Evidence such as medical records, service personnel records, a statement of what type of duty you had while in the military, and other documents must be compiled to support the claim. Suppose your tinnitus is related to a traumatic brain injury (TBI), hearing loss, or another condition already rated by the VA. In that case, it is important to include evidence of the initial service-connected condition in your tinnitus claim.
In addition, you must also provide evidence that documents the severity of your tinnitus symptoms. This includes a full medical history, any test results related to hearing loss and tinnitus, an audiological evaluation or hearing test result, a statement of your subjective experience with tinnitus, and any other evidence supporting your severity condition.
Secondary Conditions Related to Tinnitus
Migraine Headache Conditions Secondary to Tinnitus
Veterans suffering from tinnitus may experience secondary conditions such as migraine headaches. Migraine headaches are characterized by intense pain, nausea, vomiting, sensitivity to light and sounds, lightheadedness, and blurred vision. This can occur due to sensory stimulation from their tinnitus symptoms. In some cases, the intensity of their tinnitus may trigger a migraine attack. It is important to note that migraines can be debilitating and last from hours to days, depending on the person.
Depression Secondary to Tinnitus
Veterans suffering from tinnitus may also experience depression as one of the secondary conditions related to their tinnitus. Depression is a serious mental health condition that affects how an individual thinks, feels, and acts. Common symptoms of depression can include persistent sadness, worthlessness, and hopelessness; lack of motivation or interest in activities; difficulty sleeping and concentrating; changes in appetite resulting in weight loss or gain; irritability; and fatigue. It is important that veterans who are experiencing depression due to their tinnitus reach out and seek help from a mental health professional.
Anxiety Secondary to Tinnitus
Veterans suffering from tinnitus may also experience anxiety as a secondary condition. Anxiety is a psychological disorder that can cause intense fear, worry, and uneasiness. Common anxiety symptoms include increased heart rate, difficulty breathing, sweating, trembling or shaking, feeling overwhelmed by stress, and avoidance of certain situations due to fear. It is important to note that anxiety can be debilitating and should not be taken lightly. If you or a loved one suffer from severe anxiety due to tinnitus, please seek help from a qualified mental health professional.
Sleep Apnea Secondary to Tinnitus
Veterans suffering from tinnitus may also experience the secondary condition of sleep apnea. Sleep apnea is a serious medical disorder that can cause an individual to stop breathing for short periods during sleep. Common sleep apnea symptoms include snoring, difficulty falling and staying asleep, excessive daytime sleepiness, fatigue, and morning headaches.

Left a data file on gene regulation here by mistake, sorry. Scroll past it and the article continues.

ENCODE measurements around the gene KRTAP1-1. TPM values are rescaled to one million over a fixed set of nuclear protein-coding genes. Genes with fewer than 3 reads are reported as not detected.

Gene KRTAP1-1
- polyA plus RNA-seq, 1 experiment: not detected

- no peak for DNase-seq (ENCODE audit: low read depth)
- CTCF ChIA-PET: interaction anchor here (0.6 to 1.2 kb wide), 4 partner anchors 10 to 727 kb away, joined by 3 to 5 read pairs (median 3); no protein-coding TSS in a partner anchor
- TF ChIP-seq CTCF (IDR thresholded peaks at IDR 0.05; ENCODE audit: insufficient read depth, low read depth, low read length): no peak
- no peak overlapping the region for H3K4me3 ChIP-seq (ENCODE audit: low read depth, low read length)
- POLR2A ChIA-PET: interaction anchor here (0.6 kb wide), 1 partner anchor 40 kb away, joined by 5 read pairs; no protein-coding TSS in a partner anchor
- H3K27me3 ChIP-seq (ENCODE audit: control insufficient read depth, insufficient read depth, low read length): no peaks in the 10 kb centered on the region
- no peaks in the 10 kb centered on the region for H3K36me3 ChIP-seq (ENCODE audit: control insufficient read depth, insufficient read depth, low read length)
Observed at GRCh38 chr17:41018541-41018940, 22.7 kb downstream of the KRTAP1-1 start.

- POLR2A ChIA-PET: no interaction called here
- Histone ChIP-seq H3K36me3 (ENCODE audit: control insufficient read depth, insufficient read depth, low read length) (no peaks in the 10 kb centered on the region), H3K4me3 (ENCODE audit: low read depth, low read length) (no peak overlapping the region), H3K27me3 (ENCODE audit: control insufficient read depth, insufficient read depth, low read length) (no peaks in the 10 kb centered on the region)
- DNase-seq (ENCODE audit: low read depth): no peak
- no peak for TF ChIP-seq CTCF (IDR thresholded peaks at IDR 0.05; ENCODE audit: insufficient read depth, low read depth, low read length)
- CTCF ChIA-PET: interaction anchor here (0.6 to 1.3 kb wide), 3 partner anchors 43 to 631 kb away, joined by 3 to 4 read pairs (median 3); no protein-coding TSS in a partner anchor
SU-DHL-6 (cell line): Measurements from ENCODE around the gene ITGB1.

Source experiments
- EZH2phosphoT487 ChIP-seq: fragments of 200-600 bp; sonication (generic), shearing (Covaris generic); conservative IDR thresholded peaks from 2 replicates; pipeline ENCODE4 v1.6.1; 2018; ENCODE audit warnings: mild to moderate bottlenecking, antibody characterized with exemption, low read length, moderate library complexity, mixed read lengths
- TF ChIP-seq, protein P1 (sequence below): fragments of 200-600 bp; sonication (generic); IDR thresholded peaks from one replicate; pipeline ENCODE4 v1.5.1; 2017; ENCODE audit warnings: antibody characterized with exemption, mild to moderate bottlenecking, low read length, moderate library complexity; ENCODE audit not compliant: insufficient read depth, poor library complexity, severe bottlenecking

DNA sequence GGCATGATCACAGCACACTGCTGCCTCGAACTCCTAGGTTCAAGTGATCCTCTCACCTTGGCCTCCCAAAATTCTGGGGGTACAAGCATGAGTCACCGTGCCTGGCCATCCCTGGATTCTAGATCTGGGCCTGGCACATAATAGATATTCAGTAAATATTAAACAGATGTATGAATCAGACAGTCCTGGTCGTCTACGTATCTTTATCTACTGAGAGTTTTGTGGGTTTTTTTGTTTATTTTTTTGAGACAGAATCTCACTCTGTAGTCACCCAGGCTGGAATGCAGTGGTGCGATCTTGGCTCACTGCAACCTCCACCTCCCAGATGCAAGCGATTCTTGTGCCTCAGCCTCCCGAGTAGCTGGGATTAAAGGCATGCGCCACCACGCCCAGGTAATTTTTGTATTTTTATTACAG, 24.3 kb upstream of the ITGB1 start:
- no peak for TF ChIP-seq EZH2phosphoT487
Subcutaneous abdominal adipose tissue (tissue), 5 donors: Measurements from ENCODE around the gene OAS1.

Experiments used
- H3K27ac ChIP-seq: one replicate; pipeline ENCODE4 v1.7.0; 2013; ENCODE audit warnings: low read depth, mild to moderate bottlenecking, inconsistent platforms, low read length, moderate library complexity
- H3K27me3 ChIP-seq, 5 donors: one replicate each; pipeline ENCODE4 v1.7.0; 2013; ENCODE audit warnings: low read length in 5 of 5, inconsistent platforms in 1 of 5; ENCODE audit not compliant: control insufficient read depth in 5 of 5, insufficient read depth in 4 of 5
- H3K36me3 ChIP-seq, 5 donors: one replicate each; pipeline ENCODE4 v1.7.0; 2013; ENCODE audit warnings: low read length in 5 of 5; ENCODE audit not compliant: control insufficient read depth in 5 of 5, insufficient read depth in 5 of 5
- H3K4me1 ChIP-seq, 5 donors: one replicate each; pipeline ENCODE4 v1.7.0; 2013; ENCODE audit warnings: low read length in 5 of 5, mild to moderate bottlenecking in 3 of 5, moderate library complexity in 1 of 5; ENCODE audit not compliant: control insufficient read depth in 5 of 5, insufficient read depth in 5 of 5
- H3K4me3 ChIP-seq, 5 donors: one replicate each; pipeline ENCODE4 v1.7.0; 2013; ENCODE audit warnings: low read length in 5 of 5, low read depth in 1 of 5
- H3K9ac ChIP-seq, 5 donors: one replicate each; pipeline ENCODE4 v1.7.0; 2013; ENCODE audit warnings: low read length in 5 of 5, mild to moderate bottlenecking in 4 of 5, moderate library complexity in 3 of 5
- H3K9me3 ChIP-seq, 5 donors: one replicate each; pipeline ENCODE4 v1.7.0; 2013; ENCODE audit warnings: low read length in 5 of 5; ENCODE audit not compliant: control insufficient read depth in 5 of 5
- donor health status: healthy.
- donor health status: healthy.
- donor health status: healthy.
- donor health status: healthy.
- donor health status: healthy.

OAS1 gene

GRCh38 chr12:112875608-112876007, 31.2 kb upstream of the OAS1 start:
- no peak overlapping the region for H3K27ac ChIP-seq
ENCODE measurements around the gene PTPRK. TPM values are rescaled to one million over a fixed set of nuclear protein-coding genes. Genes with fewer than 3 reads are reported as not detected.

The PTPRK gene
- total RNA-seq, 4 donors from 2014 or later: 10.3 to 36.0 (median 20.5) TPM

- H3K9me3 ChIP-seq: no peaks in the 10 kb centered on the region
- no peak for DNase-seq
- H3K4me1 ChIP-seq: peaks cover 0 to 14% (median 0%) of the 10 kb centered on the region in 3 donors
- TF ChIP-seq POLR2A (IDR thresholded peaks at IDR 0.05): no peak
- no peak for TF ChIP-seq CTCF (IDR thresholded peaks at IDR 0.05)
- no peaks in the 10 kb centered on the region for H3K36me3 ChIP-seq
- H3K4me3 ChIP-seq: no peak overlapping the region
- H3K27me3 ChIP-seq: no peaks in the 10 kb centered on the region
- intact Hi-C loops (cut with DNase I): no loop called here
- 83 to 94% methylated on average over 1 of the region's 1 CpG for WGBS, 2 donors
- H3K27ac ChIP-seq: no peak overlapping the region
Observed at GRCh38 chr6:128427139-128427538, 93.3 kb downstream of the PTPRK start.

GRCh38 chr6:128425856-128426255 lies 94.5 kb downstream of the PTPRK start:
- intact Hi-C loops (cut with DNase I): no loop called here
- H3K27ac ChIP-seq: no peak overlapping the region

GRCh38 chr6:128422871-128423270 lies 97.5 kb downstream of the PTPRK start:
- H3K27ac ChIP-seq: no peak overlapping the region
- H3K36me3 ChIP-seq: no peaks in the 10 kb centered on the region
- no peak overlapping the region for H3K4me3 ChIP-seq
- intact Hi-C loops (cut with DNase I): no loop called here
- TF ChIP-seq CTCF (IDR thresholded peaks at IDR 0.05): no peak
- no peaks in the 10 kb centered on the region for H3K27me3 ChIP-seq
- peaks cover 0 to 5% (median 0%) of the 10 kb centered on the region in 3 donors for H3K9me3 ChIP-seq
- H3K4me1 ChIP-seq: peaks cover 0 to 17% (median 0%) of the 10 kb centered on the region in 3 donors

Need Help Filing a Claim for Tinnitus
If you or a loved one are a veteran experiencing tinnitus due to military service, you may qualify for VA disability benefits. The best way to ensure your tinnitus VA claim is filed correctly is to seek help from experienced claim coaches who can guide you through the process. At Vet Claim Solutions, our team of experienced claim coaches understands the complexities of VA disability claims and can help you navigate the system to get the benefits you deserve. Contact us today for a free-no obligation strategy call. We are here to help!
1. What is the maximum VA rating for tinnitus?
The maximum VA (Department of Veterans Affairs) rating for tinnitus is 10%. Tinnitus is generally rated as a single condition and does not have ratings above 10%, regardless of severity.
2. Is tinnitus 10% VA disability?
Yes, tinnitus can be rated as a 10% VA disability if it is considered service-connected and meets the criteria for a compensable disability under the VA’s rating schedule.
3. What are the VA conditions secondary to tinnitus?
Several VA conditions can be claimed as secondary to tinnitus if they are directly caused or aggravated by tinnitus. These may include sleep disturbances, anxiety, depression, and hearing loss.
4. How do you prove tinnitus?
To prove tinnitus for a VA disability claim, veterans typically need to provide medical evidence, such as medical records or statements from qualified healthcare providers, that show a diagnosis of tinnitus and a connection between the tinnitus and their military service or another eligible event.
5. Can tinnitus be denied VA disability?
Yes, tinnitus can be denied as a VA disability if the VA determines insufficient evidence to establish a service connection or if they find that it does not meet the criteria for a compensable disability under the VA’s rating schedule. It’s important to provide thorough and relevant medical evidence to support your claim when applying for VA disability benefits for tinnitus or any other condition.